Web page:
The topic of “pregnancy, labor and delivery” is rather ambitious as many full textbooks have been written about it.
My intent here is to only give a brief overview of pitfalls and dangers to minimize risk for the pregnant woman and her baby. Whoever has worked in this field for a number of decades will agree with me that sometimes during delivery of a baby within seconds or minutes terrible emergencies can occur, some of which could have been anticipated or prevented. Other bad outcomes, no matter how careful the physician or the midwife follows the patient, cannot be averted. The topics I am discussing here are linked to this page.
Since 1940 the infant mortality in the United States has dropped from 47 per 1000 births to just under 8 per 1000 births in 1994. Since then infant mortality rates (thanks to www.cdc.gov for this link) have further declined to around 6%.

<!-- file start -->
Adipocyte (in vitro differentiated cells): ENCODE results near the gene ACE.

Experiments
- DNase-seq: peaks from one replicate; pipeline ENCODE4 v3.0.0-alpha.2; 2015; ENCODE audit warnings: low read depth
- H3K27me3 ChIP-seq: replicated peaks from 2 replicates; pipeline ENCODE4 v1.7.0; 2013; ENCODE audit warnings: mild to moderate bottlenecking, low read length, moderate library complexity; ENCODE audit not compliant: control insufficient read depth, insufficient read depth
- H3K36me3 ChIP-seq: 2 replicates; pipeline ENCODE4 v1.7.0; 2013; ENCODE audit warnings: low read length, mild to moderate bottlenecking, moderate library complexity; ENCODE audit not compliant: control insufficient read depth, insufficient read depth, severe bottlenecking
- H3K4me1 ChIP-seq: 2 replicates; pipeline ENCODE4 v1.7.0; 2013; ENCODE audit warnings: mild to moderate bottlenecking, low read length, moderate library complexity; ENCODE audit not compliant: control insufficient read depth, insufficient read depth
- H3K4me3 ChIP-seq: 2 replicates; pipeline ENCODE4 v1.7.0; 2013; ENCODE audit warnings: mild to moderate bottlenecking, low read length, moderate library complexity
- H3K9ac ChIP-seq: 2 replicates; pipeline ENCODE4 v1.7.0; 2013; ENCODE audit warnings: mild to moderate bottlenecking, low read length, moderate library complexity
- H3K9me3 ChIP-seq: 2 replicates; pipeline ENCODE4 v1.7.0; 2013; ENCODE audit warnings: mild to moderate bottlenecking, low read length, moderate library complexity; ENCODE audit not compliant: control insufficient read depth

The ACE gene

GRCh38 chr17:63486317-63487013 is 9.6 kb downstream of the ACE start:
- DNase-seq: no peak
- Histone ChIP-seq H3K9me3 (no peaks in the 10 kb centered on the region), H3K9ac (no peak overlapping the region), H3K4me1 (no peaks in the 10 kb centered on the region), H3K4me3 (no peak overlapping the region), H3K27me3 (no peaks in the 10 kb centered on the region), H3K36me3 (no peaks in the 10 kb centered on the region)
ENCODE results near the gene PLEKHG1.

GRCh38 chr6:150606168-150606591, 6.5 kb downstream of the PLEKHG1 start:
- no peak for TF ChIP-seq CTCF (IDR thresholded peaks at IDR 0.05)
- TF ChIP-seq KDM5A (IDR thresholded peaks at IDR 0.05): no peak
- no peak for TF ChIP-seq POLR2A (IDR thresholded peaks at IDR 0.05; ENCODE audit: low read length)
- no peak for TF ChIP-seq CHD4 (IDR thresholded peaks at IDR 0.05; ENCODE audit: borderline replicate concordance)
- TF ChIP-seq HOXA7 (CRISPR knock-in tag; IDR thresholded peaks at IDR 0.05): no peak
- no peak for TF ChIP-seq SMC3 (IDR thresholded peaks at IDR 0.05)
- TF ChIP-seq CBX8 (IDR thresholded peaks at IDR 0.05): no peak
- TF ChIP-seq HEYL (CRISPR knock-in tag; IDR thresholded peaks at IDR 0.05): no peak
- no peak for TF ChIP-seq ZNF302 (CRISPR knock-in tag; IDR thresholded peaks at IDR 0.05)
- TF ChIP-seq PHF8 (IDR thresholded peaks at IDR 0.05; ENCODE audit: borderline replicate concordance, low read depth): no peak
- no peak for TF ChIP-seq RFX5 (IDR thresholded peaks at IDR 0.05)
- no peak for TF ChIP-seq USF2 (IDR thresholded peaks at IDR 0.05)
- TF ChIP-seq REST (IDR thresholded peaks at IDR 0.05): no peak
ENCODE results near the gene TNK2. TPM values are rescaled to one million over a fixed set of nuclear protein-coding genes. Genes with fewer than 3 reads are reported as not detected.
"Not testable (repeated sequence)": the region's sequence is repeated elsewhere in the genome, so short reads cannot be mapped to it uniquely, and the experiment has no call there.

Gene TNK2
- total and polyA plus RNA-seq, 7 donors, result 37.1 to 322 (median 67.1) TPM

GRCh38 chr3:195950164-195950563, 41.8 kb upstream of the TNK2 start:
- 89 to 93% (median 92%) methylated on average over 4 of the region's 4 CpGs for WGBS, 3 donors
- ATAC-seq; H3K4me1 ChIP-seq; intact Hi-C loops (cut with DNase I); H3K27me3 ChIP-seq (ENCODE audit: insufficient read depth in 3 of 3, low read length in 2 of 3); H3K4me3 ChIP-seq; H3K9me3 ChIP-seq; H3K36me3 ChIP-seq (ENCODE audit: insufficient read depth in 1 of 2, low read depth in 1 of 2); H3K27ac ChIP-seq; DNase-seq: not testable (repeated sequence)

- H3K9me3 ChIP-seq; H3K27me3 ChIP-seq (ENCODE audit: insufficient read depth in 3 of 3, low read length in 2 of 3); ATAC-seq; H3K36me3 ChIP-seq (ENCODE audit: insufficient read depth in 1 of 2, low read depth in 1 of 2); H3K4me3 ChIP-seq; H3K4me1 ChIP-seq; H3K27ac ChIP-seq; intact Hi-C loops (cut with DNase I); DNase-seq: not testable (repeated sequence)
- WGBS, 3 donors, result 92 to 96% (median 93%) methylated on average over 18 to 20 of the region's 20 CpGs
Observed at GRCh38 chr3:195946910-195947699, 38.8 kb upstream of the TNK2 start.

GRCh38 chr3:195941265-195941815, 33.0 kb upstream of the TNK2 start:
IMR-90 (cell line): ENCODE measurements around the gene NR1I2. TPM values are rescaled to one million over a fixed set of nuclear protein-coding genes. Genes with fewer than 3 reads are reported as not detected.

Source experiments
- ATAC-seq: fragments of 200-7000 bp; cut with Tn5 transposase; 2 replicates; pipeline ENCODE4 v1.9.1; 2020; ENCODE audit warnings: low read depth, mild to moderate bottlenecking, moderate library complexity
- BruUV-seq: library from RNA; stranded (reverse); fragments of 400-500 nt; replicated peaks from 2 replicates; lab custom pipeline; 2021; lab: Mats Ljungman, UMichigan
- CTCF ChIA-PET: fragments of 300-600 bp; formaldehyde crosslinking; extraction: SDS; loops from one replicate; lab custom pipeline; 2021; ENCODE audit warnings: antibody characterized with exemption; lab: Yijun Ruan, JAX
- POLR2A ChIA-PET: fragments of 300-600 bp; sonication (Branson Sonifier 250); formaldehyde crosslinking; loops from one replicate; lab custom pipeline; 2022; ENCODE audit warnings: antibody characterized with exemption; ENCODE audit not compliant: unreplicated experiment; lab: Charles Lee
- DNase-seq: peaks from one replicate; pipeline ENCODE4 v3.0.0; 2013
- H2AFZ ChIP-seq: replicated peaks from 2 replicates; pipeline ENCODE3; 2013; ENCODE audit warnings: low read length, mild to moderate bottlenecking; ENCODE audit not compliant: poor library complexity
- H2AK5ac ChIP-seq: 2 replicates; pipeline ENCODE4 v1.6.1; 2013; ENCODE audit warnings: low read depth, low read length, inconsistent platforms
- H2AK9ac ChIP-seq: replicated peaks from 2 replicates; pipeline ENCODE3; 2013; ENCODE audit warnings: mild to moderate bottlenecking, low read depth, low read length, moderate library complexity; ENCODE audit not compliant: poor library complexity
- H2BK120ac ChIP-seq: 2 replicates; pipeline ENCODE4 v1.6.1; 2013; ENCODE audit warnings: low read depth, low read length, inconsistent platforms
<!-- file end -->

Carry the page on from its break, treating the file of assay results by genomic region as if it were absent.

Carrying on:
Infant mortality is the measure of all deaths of infants up to one year after birth. Half of all these deaths occur in the first day of life. Many of these are due to risk factors that can be identified during the pregnancy and many of these risks can be further minimized by closely monitoring high risk pregnancies during the birthing process. I will touch on the high risk factors under high risk pregnancies. Here I will mainly concentrate on the normal pregnancy and the importance of regular prenatal visits.
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25. 19th Annual World Congress on Anti-Aging and Aesthetic Medicine in Las Vegas (December 8-10, 2011) Dr. Hertoghe lectured on “Premature aging caused by hormone deficiencies in utero”.